What safety legislation applies to mining operations?
Act and regulations
There are two pieces of legislation that define the standards of occupational safety and health for Western Australian mining operations.
Western Australian legislation is also available in hard copy format from the Parliamentary Counsel’s web site.
Work health and safety legislation reform
The new Work Health and Safety Act 2020 (WHS Act) will replace the current Occupational Safety and Health Act 1984, and elements of the Mines Safety and Inspection Act 1994, the Petroleum and Geothermal Energy Resources Act 1967, the Petroleum Pipelines Act 1969, the Petroleum (Submerged Lands) Act 1982, and the Petroleum and Geothermal Energy Safety Levies Act 2011 that relate to work health and safety.
For further information, visit the Work health and safety reform website.
What about the mines safety levy?
The Mines Safety and Inspection Levy Regulations 2010 provide the mechanism for collecting a levy to support regulatory activities associated with mines safety.
Legislation relating to dangerous goods may also apply to mining operations. Mining operators should be aware of their responsibilities under the dangerous goods safety legislation.
For further guidance, refer to Dangerous goods safety legislation
National and state reform programs that aim to streamline and improve the regulation of workplace health and safety are currently underway.
Introduction to the mines safety legislation
A series of pamphlets is available that summarises information on what employers and workers need to know about the Mines Safety and Inspection Act 1994.
The pamphlets provide general guidance only. The relevant legislation should be consulted for detailed information.
The Mines Safety and Inspection Act (MSIA) pamphlets are available at Publications and resources
What is the general duty of care?
The Mines Safety and Inspection Act 1994 imposes general duty of care provisions to maintain safe and healthy workplaces at mining operations and protect people at work from hazards.
General duty of care obligations apply to:
- contractors and their employees
- labour hire agents and workers
- people involved in the design, supply, installation and maintenance of plant.
The Act outlines the obligations of each group and provides penalties for any breaches of those obligations to help prevent unsafe situations. It provides a framework where the general duty of care is supported by consultation, cooperation, workplace standards and procedures to resolve issues. The concept of general duty of care is the guiding principle for all other parts of the Act.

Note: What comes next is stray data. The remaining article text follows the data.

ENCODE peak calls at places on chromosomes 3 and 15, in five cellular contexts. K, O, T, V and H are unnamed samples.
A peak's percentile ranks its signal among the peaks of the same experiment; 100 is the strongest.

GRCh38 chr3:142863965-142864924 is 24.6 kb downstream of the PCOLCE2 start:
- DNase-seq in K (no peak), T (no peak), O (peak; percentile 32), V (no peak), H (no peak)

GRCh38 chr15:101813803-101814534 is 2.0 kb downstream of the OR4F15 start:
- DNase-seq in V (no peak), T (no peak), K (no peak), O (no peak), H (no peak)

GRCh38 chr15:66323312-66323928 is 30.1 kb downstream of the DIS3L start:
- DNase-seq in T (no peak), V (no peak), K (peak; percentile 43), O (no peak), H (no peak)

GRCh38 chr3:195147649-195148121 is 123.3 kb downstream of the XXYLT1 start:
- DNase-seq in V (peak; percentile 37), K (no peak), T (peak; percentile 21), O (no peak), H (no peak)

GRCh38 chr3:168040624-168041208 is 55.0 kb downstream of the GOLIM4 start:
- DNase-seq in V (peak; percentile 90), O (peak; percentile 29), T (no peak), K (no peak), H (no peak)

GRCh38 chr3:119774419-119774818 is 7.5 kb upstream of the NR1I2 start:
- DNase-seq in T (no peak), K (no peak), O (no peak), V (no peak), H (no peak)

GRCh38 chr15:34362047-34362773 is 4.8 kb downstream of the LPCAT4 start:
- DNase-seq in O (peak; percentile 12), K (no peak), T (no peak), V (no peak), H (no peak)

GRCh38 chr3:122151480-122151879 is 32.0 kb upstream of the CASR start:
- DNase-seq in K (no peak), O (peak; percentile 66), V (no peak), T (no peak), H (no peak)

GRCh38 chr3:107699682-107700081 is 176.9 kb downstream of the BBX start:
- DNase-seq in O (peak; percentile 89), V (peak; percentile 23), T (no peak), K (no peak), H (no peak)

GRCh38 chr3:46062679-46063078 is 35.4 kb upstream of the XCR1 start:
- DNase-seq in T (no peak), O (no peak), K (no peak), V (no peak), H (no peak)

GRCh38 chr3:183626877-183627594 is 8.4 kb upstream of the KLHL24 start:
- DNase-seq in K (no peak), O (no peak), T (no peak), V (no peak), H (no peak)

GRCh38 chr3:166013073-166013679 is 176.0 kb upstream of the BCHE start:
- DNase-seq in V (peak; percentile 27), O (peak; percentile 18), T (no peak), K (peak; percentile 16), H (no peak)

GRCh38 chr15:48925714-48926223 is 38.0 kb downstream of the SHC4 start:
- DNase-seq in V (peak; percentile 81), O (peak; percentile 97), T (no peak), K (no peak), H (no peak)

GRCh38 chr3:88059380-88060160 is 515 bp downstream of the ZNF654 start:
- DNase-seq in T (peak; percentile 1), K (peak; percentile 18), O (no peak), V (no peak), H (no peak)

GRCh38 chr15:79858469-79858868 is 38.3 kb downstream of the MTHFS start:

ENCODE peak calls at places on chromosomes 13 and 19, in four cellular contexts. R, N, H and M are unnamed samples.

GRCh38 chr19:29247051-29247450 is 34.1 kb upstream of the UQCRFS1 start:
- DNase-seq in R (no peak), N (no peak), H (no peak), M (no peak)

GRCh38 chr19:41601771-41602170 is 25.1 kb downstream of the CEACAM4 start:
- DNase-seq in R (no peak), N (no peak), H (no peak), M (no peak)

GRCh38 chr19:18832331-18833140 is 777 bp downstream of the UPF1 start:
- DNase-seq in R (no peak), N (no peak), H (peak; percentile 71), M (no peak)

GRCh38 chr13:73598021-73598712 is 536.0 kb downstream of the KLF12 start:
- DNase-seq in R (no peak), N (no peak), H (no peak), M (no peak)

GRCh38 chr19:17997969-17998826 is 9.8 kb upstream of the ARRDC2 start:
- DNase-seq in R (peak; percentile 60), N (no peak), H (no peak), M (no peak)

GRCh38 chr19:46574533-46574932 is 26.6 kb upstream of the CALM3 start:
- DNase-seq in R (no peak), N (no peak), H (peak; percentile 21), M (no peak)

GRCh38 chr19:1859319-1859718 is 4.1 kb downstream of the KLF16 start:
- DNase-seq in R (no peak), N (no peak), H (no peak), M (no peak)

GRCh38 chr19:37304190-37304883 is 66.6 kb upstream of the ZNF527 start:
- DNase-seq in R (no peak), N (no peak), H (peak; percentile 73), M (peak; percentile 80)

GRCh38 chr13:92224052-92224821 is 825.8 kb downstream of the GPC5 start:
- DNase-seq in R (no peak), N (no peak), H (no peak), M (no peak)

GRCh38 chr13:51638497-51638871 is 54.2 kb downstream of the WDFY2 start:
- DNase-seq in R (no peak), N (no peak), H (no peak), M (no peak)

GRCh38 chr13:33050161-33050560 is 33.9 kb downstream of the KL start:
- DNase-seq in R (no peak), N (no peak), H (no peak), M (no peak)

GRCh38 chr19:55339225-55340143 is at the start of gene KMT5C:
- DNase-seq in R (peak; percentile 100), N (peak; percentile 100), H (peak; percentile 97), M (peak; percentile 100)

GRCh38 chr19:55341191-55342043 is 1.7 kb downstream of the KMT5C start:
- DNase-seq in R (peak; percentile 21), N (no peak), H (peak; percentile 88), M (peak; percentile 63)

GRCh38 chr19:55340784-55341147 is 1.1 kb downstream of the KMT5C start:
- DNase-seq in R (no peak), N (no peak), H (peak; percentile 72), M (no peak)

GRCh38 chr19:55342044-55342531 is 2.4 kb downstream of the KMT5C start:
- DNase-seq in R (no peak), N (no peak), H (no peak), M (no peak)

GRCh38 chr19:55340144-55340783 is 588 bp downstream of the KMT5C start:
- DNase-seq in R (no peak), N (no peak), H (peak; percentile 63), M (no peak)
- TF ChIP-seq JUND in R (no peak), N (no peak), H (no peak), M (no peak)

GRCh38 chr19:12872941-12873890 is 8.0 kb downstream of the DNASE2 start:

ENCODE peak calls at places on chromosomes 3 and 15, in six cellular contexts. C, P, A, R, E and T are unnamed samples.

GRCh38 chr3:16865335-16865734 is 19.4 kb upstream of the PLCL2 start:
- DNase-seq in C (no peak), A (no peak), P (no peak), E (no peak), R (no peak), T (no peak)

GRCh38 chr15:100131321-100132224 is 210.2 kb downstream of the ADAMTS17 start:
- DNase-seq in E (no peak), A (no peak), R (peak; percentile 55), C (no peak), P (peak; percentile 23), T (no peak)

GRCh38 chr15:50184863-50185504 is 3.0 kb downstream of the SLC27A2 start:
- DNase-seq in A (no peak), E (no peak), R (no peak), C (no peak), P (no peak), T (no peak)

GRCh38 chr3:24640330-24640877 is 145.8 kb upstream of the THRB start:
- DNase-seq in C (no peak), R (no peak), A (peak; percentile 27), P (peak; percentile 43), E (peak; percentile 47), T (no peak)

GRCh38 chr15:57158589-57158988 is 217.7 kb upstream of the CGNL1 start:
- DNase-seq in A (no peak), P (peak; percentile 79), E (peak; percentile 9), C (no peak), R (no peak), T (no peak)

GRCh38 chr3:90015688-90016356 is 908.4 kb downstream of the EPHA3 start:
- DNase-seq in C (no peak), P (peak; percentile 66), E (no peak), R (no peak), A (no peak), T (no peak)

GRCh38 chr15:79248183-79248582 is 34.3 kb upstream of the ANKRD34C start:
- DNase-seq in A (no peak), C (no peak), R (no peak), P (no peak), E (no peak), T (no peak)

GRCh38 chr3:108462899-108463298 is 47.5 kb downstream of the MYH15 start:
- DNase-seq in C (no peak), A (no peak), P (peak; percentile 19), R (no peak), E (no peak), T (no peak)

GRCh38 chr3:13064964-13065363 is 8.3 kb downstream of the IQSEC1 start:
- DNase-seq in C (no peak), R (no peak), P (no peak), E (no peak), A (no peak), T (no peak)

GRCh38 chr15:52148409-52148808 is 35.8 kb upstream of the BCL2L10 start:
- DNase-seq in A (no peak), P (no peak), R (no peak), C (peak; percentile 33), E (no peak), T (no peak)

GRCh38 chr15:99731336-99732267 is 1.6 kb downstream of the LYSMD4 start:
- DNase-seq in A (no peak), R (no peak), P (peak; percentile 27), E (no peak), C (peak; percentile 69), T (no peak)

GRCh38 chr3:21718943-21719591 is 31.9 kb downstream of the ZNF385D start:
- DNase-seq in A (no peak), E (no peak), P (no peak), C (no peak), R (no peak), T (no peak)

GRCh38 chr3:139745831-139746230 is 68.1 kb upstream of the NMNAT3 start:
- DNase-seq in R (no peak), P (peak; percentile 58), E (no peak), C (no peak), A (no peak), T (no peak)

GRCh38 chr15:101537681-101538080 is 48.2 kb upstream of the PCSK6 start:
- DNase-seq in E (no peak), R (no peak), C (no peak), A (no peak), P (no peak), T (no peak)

The Mines Safety and Inspection Regulations 1995 describe some of the requirements that apply to specific work situations. While the regulations must be complied with, the overriding responsibility is to comply with the general duties in the Act.
What is an instrument of declaration?
An instrument of declaration allows matters that are normally covered by mine safety legislation to be transferred temporarily to the jurisdiction of the Occupational Safety and Health Act 1984, such as construction work at some mine sites.
Further information and a list of current instruments of declaration are available from WorkSafe.
Declarations are published in the Government Gazette, available from the Parliamentary Counsel’s web site.
Exemptions from Mines Safety and Inspection Regulations 1995
A company may seek an exemption from a specific regulation in the Mines Safety and Inspection Regulation 1995. For the exemption to be granted, the State Mining Engineer must be satisfied that:
- there is substantial compliance with the requirement (see r. 1.4)
- compliance with the requirement would be unnecessary or impracticable (see r. 1.5).
The pro-forma available in Applying for a mines safety exemption can be used to assist in applying for an exemption.
Refer to rr. 1.4 and 1.5 of the Mines Safety and Inspection Regulations 1995.
The State Mining Engineer may also issue general exemptions from the provisions of the Mines Safety and Inspection Regulations 1995. These apply across all mining operations.
General exemptions are published in the Government Gazette, available from the Parliamentary Counsel’s web site.
The current general exemptions are listed below.
Revoked general exemptions
General exemptions may be either revoked (i.e. cancelled) or revoked and replaced with another by the State Mining Engineer.
The general exemption issued on 28 May 2007 regarding the submission of mine plans was revoked on 17 September 2014. A new general exemption was issued that allows mine plans to be submitted as a PDF file rather than hard copy.
Regulations 6.34 and 6.34(1)
The general exemptions issued on:
- 14 June 2010 [r 6.34] and 9 December 2003 [r. 6.34(1)] regarding the registration of certain classified plant
- 21 December 2006 [r. 6.34(1)] )] regarding the registration of certain itinerant classified plant
were revoked on 17 June 2013 and a new general exemption issued to clarify the requirements for the registration of certain classified plant.
Regulations 3.52(2) and 26(2)e
The general exemption issued on 18 July 1996 regarding the requirements for routine chest x-rays was revoked on 12 January 2013. Routine chest x-rays are no longer necessary following the cessation of the requirement for initial and periodic health assessments.
Regulations 4.2 and 6.33
The general exemptions issued on:
- 23 November 2009 [r. 4.2] regarding the Australian Standard for safe working in a confined space
- 18 December 2007 [r. 6.33] regarding Australian Standards for boilers, cranes, hoists, pressure vessels and lifts
were revoked on 11 January 2013, following the amendment of regulation 1.3 to change the definition of Australian Standards.